During the hearing, Levin pressed Hagel on his former opposition to sanctions on Iran, and wondered how he would reconcile current support for such actions with past statements suggesting otherwise.
Hagel noted that the sanctions he had opposed had been unilateral rather than multilateral, and that some in the Bush administration had questioned the effectiveness of the sanctions as well.
"When I voted against some of those unilateral sanctions on Iran it was a different time," he said. "We were at a different place with Iran during that time...It was never a question of did I disagree with the objective. The objective was, I think, very clear to both of us."
Later, Hagel also argued that while he would be open to a "military option" in Iran "if we have tried and if we have gone through every possibility to resolve this in a responsible, peaceful way," an openness to engaging with Iran does not equate to surrender.
"I don't have a problem with engaging. I think great powers engage. I think engagement is clearly in our interest," he said. "That's not negotiation. Engagement is not appeasement. Engagement is not surrender. I think if the time is right, the climate's right, the dynamics are right, we should find ways, if we can find ways."
On his past comments on Israel, Hagel was openly apologetic. He expressed "regret" over his comment regarding the so-called "Jewish lobby," which he said, "I should have said pro-Israel lobby." He also said he should not have, in the same statement, accused that lobby as intimidation but rather used a different word.
"I should have used 'influence,' I think would have been more appropriate," he said.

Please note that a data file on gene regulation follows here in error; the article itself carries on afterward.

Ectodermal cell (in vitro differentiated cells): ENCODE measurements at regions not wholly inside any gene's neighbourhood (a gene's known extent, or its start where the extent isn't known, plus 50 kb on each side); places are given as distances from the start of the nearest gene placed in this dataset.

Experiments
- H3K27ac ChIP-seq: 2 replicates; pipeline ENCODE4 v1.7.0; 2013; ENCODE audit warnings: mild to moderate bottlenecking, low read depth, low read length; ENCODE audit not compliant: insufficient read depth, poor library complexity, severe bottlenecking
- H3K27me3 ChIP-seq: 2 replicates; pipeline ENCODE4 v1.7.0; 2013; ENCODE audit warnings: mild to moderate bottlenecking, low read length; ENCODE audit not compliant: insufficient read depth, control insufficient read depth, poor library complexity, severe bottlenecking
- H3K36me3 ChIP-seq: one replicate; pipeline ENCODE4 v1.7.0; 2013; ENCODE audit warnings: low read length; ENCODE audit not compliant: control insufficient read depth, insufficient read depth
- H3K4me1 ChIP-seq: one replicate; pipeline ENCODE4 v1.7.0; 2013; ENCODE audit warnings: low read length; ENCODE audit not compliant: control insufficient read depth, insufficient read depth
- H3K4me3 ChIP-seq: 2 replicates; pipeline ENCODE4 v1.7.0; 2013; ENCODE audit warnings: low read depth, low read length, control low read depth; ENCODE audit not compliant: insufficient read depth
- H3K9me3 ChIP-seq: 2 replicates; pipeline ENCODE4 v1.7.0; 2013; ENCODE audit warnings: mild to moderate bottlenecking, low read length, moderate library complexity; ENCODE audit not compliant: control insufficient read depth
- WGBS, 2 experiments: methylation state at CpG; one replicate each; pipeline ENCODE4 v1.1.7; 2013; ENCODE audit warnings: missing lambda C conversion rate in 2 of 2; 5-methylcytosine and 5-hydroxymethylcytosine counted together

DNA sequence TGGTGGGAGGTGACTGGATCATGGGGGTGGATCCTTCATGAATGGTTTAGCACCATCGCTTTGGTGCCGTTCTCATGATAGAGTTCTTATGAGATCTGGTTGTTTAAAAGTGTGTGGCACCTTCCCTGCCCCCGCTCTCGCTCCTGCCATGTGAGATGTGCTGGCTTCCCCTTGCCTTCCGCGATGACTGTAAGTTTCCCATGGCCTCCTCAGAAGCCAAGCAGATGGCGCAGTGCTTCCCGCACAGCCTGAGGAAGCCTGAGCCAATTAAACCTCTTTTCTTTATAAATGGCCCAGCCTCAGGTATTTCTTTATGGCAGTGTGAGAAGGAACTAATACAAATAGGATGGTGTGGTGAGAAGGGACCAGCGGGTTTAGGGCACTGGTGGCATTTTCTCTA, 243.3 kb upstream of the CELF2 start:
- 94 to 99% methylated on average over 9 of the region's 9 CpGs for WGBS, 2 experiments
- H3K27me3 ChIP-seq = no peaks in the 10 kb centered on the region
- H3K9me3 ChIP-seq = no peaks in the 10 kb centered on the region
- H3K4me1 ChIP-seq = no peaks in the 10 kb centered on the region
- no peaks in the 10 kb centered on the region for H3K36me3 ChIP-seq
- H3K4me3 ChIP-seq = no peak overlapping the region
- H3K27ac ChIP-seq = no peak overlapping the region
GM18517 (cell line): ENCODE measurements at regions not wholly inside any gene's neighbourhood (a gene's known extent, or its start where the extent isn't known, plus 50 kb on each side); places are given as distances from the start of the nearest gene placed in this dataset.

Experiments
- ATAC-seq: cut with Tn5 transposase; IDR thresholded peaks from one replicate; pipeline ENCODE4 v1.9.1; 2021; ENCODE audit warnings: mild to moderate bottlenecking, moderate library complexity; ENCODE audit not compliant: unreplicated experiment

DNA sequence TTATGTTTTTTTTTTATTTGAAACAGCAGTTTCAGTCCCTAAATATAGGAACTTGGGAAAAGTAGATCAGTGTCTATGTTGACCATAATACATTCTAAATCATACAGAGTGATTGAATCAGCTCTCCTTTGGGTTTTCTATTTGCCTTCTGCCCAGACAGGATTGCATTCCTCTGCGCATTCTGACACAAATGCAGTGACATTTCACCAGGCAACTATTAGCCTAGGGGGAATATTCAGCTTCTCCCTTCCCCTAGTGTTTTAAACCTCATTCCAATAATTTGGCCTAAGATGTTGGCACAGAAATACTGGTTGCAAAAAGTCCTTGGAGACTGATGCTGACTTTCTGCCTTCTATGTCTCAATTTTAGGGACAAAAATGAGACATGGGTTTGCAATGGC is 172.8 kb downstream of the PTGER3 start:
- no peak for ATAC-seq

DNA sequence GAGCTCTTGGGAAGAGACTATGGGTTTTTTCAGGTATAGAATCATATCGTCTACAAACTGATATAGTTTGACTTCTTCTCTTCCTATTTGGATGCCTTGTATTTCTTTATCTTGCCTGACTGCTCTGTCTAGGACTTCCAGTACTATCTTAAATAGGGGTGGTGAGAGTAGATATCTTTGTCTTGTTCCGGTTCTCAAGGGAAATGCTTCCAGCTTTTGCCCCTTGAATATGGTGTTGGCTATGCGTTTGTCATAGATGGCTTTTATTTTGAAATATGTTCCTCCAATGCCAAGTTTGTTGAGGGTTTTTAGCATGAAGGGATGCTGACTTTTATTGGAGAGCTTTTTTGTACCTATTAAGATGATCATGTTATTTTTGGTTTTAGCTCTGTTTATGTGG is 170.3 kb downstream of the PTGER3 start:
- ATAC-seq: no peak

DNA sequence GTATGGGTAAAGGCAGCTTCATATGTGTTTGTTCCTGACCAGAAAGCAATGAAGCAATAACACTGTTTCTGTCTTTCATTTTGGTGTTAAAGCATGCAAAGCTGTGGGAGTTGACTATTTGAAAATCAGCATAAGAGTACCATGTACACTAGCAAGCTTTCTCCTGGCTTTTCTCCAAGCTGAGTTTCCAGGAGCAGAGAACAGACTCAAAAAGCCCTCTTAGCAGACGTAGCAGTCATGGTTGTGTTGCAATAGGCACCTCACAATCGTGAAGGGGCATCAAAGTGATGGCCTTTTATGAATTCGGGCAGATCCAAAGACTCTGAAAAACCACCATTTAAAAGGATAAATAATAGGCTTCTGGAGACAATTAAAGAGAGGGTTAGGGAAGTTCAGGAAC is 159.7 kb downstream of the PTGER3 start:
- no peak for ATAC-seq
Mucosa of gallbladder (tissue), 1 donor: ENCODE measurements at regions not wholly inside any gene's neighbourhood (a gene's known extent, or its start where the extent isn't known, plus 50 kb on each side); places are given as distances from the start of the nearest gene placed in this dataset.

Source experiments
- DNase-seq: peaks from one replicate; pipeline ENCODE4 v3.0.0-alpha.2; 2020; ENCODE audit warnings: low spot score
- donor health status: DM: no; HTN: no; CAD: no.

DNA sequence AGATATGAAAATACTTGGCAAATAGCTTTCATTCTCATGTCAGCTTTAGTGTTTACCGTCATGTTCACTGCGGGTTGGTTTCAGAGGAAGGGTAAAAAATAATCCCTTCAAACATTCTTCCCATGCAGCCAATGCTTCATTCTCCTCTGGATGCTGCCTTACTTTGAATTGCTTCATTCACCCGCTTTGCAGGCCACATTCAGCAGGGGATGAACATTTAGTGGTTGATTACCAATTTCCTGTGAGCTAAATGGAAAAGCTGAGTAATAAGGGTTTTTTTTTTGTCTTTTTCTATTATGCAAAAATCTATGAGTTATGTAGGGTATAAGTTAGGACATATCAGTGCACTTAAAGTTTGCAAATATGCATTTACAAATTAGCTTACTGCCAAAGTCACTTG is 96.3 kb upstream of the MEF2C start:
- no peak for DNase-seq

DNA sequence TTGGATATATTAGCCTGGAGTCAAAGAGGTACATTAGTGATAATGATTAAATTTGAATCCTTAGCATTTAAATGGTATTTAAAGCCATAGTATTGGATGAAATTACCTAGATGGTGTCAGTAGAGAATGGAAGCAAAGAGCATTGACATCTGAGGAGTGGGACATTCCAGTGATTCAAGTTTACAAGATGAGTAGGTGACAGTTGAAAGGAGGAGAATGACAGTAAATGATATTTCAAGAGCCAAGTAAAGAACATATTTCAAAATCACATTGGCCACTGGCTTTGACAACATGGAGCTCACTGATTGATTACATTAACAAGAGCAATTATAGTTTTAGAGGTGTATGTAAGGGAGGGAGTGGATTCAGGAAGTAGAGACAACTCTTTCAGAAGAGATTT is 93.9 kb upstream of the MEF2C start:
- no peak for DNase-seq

More broadly, Hagel attempted to alleviate concerns that he would not be a strong advocate for Israel.
"I absolutely support strengthening" the "special and historic" relationship between the U.S. and Israel, he said.
Questioned about gay rights, Hagel pledged to uphold and enforce discrimination laws, and in his opening remarks reiterated his commitment to the ban on "Don't Ask, Don't Tell."
Even while a number of Democrats took Hagel to task for some of his controversial past positions, Levin and others signaled hedged support for his nomination, on the grounds that Mr. Obama, as Levin argued, "needs to have a Secretary of Defense in whom he has trust, who will give him unvarnished advice, a person of integrity and one who has a personal understanding of the consequences of decisions relative to the use of military force."
Hagel's confirmation is not a sure bet, but the numbers, for the time being, are on his side. Most Democratic senators appear to have ironed out their issues with the nominee in private, one-on-one meetings, and barring a congressional hold or a filibuster, he can squeak through the confirmation process without the support of his fellow Republicans.
Still, Hagel has virtually no margin of error in his path to confirmation: While no Democrats are promising to vote against him, a number have not pledged to vote in his favor, either. And so far, only one Republican, Sen. Thad Cochran of Mississippi, has said he will vote in favor of the president's pick, according to MSNBC. Levin said after the hearing he hopes the committee will vote on Hagel next Thursday and, if he clears the committee, it's expected the full Senate would vote shortly afterwards.
In a press briefing that took place in the midst of the hours-long hearing, White House spokesman Jay Carney reiterated Mr. Obama's faith in Hagel's abilities despite what he called "the usual kind of political posturing" he said takes place in confirmation hearings.
"I know the president believes very strongly that Sen. Hagel will make an excellent secretary of defense, and he will effectively implement the president's policies," Carney told reporters. "This process is very important, the confirmation process, and it's highly appropriate, and senators ask tough questions of nominees, and nominees answer those questions."